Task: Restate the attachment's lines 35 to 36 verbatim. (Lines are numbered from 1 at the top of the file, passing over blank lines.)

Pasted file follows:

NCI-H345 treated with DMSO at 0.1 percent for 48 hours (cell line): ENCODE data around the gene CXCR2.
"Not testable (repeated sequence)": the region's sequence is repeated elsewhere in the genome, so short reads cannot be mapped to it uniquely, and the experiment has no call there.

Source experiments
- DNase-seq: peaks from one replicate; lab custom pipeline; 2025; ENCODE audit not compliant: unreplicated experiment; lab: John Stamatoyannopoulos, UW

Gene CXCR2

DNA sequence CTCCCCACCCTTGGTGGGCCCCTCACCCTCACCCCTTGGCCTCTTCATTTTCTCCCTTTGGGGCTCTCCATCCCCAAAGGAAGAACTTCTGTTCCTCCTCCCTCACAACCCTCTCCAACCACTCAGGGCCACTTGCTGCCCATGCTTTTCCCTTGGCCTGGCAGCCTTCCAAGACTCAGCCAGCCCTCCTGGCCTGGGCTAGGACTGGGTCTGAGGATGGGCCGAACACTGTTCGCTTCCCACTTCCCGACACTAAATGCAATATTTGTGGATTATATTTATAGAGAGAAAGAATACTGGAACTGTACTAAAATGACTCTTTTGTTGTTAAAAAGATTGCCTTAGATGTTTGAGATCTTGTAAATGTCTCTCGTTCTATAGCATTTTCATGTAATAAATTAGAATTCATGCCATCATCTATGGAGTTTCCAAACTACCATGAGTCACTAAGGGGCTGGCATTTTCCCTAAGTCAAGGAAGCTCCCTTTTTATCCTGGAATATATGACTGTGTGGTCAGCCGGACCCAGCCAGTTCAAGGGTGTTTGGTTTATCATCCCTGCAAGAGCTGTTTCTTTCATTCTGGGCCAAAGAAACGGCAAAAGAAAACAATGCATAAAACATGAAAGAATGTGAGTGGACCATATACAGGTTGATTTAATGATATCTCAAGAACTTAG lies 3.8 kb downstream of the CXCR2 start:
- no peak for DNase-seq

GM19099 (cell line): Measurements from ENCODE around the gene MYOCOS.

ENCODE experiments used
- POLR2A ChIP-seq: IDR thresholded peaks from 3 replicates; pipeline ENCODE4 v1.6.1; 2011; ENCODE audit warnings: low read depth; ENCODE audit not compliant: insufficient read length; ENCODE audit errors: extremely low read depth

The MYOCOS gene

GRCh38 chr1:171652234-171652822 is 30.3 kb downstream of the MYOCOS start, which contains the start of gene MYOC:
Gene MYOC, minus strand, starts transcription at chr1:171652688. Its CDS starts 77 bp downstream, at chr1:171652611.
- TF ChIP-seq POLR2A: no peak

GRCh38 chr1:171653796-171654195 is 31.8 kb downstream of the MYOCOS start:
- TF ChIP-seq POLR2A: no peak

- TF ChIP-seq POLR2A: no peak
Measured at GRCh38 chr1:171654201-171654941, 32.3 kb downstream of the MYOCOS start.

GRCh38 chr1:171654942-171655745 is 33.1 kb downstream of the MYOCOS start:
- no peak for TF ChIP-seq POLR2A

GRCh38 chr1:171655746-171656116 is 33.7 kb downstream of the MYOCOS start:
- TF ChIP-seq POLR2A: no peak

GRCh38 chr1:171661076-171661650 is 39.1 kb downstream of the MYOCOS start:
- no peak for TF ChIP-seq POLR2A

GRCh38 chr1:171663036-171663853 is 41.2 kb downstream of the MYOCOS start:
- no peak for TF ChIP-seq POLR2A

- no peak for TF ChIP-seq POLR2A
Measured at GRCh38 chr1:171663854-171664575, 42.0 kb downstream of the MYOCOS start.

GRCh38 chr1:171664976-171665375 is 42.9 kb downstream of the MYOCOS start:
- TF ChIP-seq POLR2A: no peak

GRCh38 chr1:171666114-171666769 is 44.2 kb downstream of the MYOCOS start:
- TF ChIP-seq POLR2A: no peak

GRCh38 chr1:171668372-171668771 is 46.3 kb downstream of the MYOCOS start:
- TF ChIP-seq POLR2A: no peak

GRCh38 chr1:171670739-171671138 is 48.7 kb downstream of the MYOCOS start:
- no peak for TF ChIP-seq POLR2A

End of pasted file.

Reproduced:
GRCh38 chr1:171670739-171671138 is 48.7 kb downstream of the MYOCOS start:
- no peak for TF ChIP-seq POLR2A